The conclusion that can be drawn from the foregoing is that much more carbon dioxide is produced by the cracking coal than is cracked by it. Using a better grade of coal, such as anthracite (92-98% carbon, 29 GJ/ton) does not change the result that the cracking coal creates more CO2 than it cracks. Clearly some additional energy input, besides coal, is needed for CO2 cracking, which is the only hope for avoiding global climate catastrophe from greenhouse gas emissions.
Wind and solar and other intermittent power sources (not shown) can provide such additional energy input for carbon cracking at the electrolytic crackers 20 and 30. Although not reliable enough to provide baseload power to the grid, they nevertheless can ameliorate the emissions of the coal which provides the base load power.
Also, the spinning reserve is already available anyway, so carbon cracking is a way the spinning reserve can be used instead of going to waste. At least some of the CO2 produced by the plant could be rendered harmless, and even converted into valuable products.
In the hybrid power system disclosed herein, renewable power is used to crack fossil fuel CO2 emissions. The CO2 could be transported to a location where renewables are available, for cracking off-site, or renewables power could be transmitted to emission sites. The problem of connecting renewable power to the grid is avoided by using that power to clean up after coal and natural gas power generation. Captured and stored CO2 becomes, in effect, a way to make use of renewable energy during the times when it is abundant. Carbon dioxide is tantamount to a medium of renewable energy storage.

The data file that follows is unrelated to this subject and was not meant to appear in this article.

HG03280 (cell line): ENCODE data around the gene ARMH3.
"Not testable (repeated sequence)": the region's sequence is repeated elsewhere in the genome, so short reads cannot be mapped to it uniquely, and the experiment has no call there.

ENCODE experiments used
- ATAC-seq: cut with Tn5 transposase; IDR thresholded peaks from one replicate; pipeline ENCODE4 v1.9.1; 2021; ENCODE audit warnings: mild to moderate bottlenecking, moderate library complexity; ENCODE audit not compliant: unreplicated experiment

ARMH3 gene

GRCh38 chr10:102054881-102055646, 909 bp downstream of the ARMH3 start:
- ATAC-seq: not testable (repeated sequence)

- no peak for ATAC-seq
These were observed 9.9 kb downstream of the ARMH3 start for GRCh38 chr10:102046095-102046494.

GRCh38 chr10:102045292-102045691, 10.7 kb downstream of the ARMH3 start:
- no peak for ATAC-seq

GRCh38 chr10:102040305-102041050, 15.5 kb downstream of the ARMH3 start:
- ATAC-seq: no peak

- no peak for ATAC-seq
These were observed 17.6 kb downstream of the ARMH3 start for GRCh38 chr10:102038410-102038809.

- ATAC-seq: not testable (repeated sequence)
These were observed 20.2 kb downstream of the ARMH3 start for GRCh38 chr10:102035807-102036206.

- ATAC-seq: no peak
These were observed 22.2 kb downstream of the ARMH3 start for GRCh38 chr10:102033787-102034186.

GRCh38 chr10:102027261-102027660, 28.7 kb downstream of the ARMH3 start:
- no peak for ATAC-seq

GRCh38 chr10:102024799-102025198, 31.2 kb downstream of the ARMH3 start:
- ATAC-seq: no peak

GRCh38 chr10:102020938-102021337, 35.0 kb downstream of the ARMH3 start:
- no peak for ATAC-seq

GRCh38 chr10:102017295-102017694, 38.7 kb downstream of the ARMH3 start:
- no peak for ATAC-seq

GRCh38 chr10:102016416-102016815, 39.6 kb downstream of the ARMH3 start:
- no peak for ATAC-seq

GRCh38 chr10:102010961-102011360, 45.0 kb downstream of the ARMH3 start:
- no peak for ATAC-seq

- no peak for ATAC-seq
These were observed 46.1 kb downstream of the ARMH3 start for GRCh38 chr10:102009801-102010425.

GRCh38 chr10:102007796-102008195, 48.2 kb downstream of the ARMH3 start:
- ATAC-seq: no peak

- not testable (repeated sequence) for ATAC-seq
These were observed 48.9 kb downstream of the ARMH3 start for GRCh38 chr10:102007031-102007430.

If syntrolysis is practiced by renewables, the syngas produced from carbon dioxide would be a valuable byproduct of carbon cracking which could be processed into vehicle fuel. Vehicle fuel then becomes the energy storage of renewables.
Wind is a rapidly growing sector, with 94,000 MW of installed capacity as of 2008 which is projected to grow to 253,000 MW by 2012. But there is a fundamental limit on integrating wind power into the grid, because it wind is intermittent and not widely deployed enough that becalmed wind sites cannot be backstopped by functioning wind generators elsewhere. Therefore wind cannot provide baseload power unless some storage medium can be found. Currently, new coal plants are stalled by emissions problems. If wind could overcome the emissions problems of coal, and coal could continue to provide reliable baseload power for the grid, then the potential of wind could be put to use and new coal plants could be approved. Wind could be widely deployed with a useful job to do: crack coal emissions.